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There's a sense of if you can't beat them join them about this He Waka Eke Noa scenario.
Farmers don't like it much, but they do know they're not going to be excused from facing up to agricultural emissions forever.
Sooner or later, regulation is coming, so it makes sense to be proactive and try to influence things as much as you can.
The alternative is to have some bureaucrat in Wellington who doesn't even own gumboots conjure up something crazy that'll cost a fortune, and won't make any difference.
The bare bones of this system is that every farm that's GST registered and has more than 550 animals; or 50 dairy cattle; or 700 swine; or 50,000 poultry will be liable.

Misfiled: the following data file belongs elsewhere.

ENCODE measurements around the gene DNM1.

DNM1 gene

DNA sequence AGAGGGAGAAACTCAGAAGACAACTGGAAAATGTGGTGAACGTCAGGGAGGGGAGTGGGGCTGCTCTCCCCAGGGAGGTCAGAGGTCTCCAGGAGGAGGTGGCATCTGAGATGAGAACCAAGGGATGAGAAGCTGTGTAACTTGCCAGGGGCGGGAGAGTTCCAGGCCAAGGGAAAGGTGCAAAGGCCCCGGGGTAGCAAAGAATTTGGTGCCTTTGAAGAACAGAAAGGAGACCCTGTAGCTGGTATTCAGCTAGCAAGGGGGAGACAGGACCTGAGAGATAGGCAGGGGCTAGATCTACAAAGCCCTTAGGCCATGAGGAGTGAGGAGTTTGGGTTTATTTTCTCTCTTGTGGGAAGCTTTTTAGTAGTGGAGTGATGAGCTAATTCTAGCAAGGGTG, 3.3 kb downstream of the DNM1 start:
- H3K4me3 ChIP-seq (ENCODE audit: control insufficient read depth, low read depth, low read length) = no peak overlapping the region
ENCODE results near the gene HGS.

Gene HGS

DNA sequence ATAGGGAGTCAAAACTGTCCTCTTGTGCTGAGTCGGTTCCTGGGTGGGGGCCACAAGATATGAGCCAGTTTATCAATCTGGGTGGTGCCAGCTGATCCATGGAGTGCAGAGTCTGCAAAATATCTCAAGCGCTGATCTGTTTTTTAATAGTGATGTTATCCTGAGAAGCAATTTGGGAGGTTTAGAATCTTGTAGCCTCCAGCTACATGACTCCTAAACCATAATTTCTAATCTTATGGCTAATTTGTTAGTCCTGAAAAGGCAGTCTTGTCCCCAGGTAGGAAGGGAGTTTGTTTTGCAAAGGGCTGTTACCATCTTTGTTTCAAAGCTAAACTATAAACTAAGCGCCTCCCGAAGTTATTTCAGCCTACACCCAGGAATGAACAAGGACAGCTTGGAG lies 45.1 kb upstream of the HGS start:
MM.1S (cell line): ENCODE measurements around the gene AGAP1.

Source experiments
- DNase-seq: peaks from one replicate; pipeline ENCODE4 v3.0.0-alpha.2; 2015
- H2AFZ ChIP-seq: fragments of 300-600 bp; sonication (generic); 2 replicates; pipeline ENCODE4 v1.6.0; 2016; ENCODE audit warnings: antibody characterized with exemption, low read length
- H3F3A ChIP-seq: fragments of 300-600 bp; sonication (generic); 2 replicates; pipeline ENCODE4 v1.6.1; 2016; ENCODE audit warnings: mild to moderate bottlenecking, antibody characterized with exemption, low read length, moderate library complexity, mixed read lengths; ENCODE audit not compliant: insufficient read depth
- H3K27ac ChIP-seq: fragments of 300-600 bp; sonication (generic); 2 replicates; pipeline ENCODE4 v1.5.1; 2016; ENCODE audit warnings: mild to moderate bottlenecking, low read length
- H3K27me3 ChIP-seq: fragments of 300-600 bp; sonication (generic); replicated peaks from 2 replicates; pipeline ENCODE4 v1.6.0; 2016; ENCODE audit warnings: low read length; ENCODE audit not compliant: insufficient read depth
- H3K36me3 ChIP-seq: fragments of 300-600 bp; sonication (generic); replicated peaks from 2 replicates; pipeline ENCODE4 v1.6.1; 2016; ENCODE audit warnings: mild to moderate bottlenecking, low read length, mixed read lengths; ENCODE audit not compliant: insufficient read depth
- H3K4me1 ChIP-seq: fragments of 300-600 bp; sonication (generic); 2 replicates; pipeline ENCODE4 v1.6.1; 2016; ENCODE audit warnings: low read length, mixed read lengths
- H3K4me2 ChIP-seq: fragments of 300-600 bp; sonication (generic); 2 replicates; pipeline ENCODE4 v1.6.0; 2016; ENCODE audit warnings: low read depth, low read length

It's a self-assessment system and it recognises carbon sequestration on the farm and any other emissions cutting efforts.
To me, this represents a turning point in the relationship and confirms the agricultural sector has recognised it needs to get on the front foot here.
There's still a long way to go. We don't know what the Government thinks yet and already people like Greenpeace are dissing these ideas.
You get the impression they want us to stop farming altogether and just grow native trees, maybe they'll grow money on these trees one day.
Bottom line; He Waka Eke Noa isn't necessarily perfect, but it's a stake in the ground.
And I'm always mindful of what my Mum said about bashing farmers; something along the lines of it being rude to talk with your mouth full.
In our case it's not just full mouths. It's exports and a viable economy, farming is New Zealand's bread and butter and it doesn't hurt us to remember that.